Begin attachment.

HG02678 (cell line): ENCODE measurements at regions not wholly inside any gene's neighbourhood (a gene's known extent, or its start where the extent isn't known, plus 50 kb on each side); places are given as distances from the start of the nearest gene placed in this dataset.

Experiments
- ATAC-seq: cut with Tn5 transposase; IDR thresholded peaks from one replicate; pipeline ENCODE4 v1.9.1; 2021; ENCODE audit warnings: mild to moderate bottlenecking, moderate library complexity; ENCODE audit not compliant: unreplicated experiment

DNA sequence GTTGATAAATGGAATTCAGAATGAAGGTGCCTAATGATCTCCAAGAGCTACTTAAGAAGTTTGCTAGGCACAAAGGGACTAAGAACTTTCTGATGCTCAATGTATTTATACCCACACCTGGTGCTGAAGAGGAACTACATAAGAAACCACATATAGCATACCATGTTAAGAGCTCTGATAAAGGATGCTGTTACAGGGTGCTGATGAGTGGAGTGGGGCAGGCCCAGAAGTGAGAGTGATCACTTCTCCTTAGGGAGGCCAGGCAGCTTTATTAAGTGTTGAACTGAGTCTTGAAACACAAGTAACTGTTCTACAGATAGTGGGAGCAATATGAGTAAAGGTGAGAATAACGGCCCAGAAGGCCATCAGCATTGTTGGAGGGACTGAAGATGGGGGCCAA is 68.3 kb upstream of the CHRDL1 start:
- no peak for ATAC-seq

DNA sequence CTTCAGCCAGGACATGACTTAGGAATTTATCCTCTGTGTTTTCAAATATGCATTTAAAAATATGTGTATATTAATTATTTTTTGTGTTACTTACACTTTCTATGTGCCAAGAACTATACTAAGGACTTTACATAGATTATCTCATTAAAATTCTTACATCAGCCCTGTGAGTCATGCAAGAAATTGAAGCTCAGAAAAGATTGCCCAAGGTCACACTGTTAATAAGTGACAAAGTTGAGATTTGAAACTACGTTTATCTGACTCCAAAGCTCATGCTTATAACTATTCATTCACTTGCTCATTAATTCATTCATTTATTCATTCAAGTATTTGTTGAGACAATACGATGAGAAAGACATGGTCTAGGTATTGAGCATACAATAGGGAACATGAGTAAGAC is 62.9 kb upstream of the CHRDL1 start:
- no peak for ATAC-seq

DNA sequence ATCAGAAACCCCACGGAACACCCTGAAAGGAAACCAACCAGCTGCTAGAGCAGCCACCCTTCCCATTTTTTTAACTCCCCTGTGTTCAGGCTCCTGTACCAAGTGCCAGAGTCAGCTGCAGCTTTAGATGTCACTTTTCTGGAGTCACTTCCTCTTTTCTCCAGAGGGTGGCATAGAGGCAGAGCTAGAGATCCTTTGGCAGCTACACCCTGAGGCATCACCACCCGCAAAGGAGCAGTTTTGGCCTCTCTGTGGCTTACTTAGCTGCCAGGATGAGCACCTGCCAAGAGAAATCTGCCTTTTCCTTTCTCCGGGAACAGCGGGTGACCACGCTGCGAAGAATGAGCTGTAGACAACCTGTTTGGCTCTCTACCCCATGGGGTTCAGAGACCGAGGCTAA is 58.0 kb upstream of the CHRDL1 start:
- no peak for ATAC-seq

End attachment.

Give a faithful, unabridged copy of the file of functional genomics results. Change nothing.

HG02678 (cell line): ENCODE measurements at regions not wholly inside any gene's neighbourhood (a gene's known extent, or its start where the extent isn't known, plus 50 kb on each side); places are given as distances from the start of the nearest gene placed in this dataset.

Experiments
- ATAC-seq: cut with Tn5 transposase; IDR thresholded peaks from one replicate; pipeline ENCODE4 v1.9.1; 2021; ENCODE audit warnings: mild to moderate bottlenecking, moderate library complexity; ENCODE audit not compliant: unreplicated experiment

DNA sequence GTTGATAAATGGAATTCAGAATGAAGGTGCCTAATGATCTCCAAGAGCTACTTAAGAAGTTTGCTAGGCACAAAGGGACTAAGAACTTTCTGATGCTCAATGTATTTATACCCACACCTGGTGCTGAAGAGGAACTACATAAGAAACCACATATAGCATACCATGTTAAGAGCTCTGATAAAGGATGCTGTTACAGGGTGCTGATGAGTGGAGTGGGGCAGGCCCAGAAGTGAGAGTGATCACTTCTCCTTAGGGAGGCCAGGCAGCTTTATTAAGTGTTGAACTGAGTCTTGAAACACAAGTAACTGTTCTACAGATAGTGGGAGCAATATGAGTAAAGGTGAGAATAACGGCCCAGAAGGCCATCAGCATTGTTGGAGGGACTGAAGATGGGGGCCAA is 68.3 kb upstream of the CHRDL1 start:
- no peak for ATAC-seq

DNA sequence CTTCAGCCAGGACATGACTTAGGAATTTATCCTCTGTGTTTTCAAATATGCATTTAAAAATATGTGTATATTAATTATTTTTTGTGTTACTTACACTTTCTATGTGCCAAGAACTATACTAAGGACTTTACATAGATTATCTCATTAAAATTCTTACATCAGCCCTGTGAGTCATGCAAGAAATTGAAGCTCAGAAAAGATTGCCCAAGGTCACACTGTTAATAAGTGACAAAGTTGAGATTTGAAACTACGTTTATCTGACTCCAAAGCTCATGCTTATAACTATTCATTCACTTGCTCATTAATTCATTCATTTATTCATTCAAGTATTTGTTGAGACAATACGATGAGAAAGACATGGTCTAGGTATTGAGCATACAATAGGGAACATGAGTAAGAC is 62.9 kb upstream of the CHRDL1 start:
- no peak for ATAC-seq

DNA sequence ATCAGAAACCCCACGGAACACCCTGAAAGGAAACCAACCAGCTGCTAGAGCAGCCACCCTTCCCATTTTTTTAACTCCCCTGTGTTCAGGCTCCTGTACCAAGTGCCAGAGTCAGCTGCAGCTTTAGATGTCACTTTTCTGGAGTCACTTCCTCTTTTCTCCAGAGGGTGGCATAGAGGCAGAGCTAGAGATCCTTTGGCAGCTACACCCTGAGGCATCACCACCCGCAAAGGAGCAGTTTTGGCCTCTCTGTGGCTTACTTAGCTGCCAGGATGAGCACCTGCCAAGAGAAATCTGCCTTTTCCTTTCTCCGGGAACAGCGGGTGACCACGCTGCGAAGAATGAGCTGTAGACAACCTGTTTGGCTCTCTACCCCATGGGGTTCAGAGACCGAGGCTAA is 58.0 kb upstream of the CHRDL1 start:
- no peak for ATAC-seq